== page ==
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Posts Tagged ‘Muslim Brotherhood’

60 years after the Suez crisis, Britain still needs to learn the lessons from that conflict

AFP photo   By Rupen Savoulian The Suez crisis marked the end of an empire, but the lessons of that historic episode remain to be understood.

What do Egyptians call their dictator?: El Sisi visits the US

Reuters photo   By Ahmed Tharwat Egyptian President Abdel Fattah el-Sisi is coming to visit the US in the first week of April. No, this is not an April Fool’s but it is the meeting of fools. The visit is the first official state visit for the Egyptian general at the invitation of President Trump.

Jordan has survived the Arab Spring turmoil, ISIS and the Syrian regime plots

AFP photo   By Nehad Ismail Jordan has survived some tough times in the last five years. It has stoically endured the stresses and strains of regional upheavals and wars despite the opinion of a number of prominent commentators who warned that the country might easily be swept away in the wake of the Arab […]

Egypt: Hundreds disappeared and tortured amid wave of brutal repression

AFP photo   By Amnesty International Egypt’s National Security Agency (NSA) is abducting, torturing and forcibly disappearing people in an effort to intimidate opponents and wipe out peaceful dissent, said human rights NGO Amnesty International in a damning new report published today which highlights an unprecedented spike in enforced disappearances since early 2015.

Hamas is fighting the legitimate struggle for Palestinian self-determination

SAID KHATIB – AFP By Rupen Savoulian   We today reproduce an important article from September 2014 which can be read in line with the events of today The Islamic Resistance Movement – ‘Hamas‘ the abbreviation from the Arabic – has constituted the democratically elected government of the Palestinian territories since January 2006. It swept to […]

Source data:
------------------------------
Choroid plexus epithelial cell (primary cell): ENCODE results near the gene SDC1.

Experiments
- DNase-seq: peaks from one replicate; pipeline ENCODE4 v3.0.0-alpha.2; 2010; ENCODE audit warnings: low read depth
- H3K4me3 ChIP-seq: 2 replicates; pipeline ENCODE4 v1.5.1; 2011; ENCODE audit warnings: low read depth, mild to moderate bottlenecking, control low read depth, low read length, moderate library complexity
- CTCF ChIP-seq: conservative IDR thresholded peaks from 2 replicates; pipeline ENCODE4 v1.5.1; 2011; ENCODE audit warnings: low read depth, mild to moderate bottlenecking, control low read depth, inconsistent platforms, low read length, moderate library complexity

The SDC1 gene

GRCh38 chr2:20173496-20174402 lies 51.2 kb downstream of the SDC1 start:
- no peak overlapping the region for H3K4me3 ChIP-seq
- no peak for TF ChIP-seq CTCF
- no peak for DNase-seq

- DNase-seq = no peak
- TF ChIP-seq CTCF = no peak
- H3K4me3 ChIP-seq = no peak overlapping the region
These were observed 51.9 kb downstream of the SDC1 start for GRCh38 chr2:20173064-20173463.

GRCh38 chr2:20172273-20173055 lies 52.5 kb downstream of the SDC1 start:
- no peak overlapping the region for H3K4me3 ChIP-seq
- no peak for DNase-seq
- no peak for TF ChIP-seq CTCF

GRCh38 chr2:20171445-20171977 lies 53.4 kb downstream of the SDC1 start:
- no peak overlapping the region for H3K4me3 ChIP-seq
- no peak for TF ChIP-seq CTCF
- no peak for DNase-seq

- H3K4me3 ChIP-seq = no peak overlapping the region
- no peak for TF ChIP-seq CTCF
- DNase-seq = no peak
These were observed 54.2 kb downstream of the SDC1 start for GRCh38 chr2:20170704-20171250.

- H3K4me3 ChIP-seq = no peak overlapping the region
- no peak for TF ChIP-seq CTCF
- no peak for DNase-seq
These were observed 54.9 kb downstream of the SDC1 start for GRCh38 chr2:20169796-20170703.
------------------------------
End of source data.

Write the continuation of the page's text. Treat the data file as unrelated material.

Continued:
The Egyptian Hijacker … General Al-Sisi

By Ahmed Tharwat “Our flight MS181 is officially hijacked. We’ll publish an official statement now.” Egypt Air posted this tweet, which was the beginning of the most bizarre hijacking incident in aviation history; the twisted love lust hijacking saga of a 59 year-old Egyptian, Seif Eldin Mustafa which captured the world’s attention for six hours.

A confidential letter to Mr. Obama

By Muhammad Aladdin Dear Mr. Obama, Well, I do not know how to begin this, or else, I have so many beginnings to such a letter.

Notes From America: The Accidental Hero!!

By Ahmed Tharwat In his book “Presidential Leadership and the Creation of the America Era,” Joseph Nye of Harvard University divided American presidents into two groups.

Notes from America: What if Arab Dictators had to find a second career!!

By Ahmed Tharwat The Arab Spring in the last four years or so forced a few Arab dictators prematurely from their jobs, where they have a heck of a time handling their imposed retirements.

The Islamic Egypt

By Wael El-Manzalawy Islamic parties won the elections in Algeria, but they were deprived of their triumph by a military coup. America occupied Iraq and the Islamic State appeared for the first time to fight against America and the Iraqi Shia who were in alliance with America.

The Charlie Effect

  By Fadi Elhusseini Are we witnessing a harbinger of a religious war? Is it the beginning of a new violent era that may not spare any nation? What is it that radicalism wants to achieve by committing such acts? Why is this happening? And is there a solution?

Elections: A Democratic Necessity and Aid

  By Anant Mishra According to Robert Dahl, noted political theorist, legitimate elections are one of the seven pillars of a functioning democracy. In order to be deemed a democratic country, a state must satisfy the requirement of having free, fair, and frequent election.

EDUCATIONAL AND ECONOMIC POLICY IN POST ARAB SPRING NATIONS

  By Anant Mishra Many nations in the MENA (Middle East and North Africa) region have long histories of authoritarian government. In fact, Muslim countries—a category into which many states in this region fall—constituted 55% of the world’s undemocratic nations in 2005.